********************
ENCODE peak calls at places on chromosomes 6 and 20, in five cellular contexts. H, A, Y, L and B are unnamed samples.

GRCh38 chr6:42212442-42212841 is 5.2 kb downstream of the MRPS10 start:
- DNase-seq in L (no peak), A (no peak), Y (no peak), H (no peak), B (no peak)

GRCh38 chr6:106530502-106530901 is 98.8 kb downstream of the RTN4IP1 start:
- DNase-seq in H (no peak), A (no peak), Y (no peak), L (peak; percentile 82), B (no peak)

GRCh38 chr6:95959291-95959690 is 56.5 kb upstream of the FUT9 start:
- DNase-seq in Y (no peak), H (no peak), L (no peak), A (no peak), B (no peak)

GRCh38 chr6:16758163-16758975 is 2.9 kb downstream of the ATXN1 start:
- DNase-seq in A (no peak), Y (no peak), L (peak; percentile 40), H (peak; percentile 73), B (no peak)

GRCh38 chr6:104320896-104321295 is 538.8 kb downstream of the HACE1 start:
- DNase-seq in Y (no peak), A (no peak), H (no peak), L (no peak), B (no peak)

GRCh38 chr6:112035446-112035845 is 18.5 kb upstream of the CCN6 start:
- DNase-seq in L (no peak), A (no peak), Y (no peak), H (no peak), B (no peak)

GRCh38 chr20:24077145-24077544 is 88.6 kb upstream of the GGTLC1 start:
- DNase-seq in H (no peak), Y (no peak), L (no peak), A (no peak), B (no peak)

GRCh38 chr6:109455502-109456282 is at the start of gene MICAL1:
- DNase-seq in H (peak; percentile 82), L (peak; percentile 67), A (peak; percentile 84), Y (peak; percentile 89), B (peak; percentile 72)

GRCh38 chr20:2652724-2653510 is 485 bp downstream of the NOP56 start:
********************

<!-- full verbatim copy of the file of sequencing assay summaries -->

ENCODE peak calls at places on chromosomes 6 and 20, in five cellular contexts. H, A, Y, L and B are unnamed samples.

GRCh38 chr6:42212442-42212841 is 5.2 kb downstream of the MRPS10 start:
- DNase-seq in L (no peak), A (no peak), Y (no peak), H (no peak), B (no peak)

GRCh38 chr6:106530502-106530901 is 98.8 kb downstream of the RTN4IP1 start:
- DNase-seq in H (no peak), A (no peak), Y (no peak), L (peak; percentile 82), B (no peak)

GRCh38 chr6:95959291-95959690 is 56.5 kb upstream of the FUT9 start:
- DNase-seq in Y (no peak), H (no peak), L (no peak), A (no peak), B (no peak)

GRCh38 chr6:16758163-16758975 is 2.9 kb downstream of the ATXN1 start:
- DNase-seq in A (no peak), Y (no peak), L (peak; percentile 40), H (peak; percentile 73), B (no peak)

GRCh38 chr6:104320896-104321295 is 538.8 kb downstream of the HACE1 start:
- DNase-seq in Y (no peak), A (no peak), H (no peak), L (no peak), B (no peak)

GRCh38 chr6:112035446-112035845 is 18.5 kb upstream of the CCN6 start:
- DNase-seq in L (no peak), A (no peak), Y (no peak), H (no peak), B (no peak)

GRCh38 chr20:24077145-24077544 is 88.6 kb upstream of the GGTLC1 start:
- DNase-seq in H (no peak), Y (no peak), L (no peak), A (no peak), B (no peak)

GRCh38 chr6:109455502-109456282 is at the start of gene MICAL1:
- DNase-seq in H (peak; percentile 82), L (peak; percentile 67), A (peak; percentile 84), Y (peak; percentile 89), B (peak; percentile 72)

GRCh38 chr20:2652724-2653510 is 485 bp downstream of the NOP56 start: